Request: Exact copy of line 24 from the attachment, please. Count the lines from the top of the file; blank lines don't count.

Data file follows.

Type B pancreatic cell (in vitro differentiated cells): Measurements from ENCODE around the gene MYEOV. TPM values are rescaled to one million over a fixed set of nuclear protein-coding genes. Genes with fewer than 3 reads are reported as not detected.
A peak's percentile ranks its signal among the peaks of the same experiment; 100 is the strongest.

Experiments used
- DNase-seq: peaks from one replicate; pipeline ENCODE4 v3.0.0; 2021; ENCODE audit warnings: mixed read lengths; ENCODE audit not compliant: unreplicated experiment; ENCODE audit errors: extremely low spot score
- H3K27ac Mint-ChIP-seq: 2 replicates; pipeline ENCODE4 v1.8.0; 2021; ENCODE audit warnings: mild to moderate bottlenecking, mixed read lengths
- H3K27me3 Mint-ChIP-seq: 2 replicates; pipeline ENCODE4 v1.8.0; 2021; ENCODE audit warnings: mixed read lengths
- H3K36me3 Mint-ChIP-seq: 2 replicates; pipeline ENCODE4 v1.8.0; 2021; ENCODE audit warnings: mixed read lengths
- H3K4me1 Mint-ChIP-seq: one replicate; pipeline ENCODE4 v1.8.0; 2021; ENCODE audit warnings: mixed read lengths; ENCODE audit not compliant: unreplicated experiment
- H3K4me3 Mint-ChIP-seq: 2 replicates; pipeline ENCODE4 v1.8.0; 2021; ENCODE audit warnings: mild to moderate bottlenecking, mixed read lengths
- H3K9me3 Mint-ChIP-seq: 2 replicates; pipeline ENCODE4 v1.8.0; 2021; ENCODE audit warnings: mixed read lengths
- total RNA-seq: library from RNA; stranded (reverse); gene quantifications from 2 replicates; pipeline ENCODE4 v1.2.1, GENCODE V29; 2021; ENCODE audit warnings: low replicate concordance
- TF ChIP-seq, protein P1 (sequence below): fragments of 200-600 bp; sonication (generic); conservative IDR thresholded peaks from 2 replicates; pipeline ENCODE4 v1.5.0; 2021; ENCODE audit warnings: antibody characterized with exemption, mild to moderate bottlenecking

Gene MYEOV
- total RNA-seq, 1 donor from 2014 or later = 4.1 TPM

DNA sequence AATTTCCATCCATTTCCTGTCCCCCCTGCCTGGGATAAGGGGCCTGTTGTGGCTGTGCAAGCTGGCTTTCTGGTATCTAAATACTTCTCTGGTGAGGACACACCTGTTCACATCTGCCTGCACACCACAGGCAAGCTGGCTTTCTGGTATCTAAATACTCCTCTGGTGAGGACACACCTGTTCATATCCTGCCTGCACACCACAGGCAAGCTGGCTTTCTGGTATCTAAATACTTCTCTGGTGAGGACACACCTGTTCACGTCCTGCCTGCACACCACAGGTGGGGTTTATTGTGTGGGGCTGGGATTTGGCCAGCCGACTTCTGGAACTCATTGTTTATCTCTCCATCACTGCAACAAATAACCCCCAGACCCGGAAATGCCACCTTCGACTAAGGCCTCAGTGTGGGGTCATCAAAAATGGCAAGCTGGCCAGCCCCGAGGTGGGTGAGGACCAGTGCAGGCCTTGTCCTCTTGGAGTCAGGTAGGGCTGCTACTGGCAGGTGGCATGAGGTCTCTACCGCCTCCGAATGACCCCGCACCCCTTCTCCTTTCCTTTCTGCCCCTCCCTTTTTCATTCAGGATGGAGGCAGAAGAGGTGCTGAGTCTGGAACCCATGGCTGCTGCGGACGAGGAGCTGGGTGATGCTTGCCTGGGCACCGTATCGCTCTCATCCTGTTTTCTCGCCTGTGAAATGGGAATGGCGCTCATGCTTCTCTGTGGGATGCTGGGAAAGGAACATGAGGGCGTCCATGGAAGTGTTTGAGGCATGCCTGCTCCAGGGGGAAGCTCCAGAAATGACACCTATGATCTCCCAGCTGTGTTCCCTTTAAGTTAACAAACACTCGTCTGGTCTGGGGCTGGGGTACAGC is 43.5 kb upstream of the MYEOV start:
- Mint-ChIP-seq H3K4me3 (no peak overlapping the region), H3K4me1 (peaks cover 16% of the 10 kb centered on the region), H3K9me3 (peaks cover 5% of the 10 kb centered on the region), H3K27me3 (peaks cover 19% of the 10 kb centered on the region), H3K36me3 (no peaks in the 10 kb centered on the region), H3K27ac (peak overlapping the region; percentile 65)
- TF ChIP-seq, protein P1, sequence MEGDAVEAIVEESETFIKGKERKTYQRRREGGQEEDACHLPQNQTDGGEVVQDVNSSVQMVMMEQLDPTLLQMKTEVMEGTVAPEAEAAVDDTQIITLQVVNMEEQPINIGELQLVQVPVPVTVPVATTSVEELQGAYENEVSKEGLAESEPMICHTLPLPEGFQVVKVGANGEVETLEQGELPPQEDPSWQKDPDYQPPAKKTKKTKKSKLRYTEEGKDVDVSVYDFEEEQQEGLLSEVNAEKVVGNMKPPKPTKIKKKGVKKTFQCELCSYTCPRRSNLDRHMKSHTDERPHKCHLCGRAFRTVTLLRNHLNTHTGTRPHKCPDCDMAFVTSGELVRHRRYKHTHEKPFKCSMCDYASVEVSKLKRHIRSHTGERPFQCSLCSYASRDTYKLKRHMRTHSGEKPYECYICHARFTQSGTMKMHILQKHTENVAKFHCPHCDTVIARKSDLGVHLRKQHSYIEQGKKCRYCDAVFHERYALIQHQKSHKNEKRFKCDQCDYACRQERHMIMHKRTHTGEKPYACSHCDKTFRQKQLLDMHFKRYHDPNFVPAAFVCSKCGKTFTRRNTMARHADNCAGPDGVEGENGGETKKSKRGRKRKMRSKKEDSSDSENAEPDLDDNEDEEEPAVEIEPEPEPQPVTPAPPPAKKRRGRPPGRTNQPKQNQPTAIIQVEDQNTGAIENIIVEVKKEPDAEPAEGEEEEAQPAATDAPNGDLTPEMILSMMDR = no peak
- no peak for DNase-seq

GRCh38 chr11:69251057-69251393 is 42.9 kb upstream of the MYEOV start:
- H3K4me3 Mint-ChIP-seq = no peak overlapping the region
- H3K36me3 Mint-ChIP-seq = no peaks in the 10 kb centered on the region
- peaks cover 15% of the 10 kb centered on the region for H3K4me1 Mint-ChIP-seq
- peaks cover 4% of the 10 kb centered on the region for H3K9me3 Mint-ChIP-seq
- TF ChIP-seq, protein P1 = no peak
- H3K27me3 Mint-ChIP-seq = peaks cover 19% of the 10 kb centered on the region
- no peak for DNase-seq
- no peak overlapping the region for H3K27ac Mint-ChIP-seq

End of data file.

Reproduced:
- TF ChIP-seq, protein P1 = no peak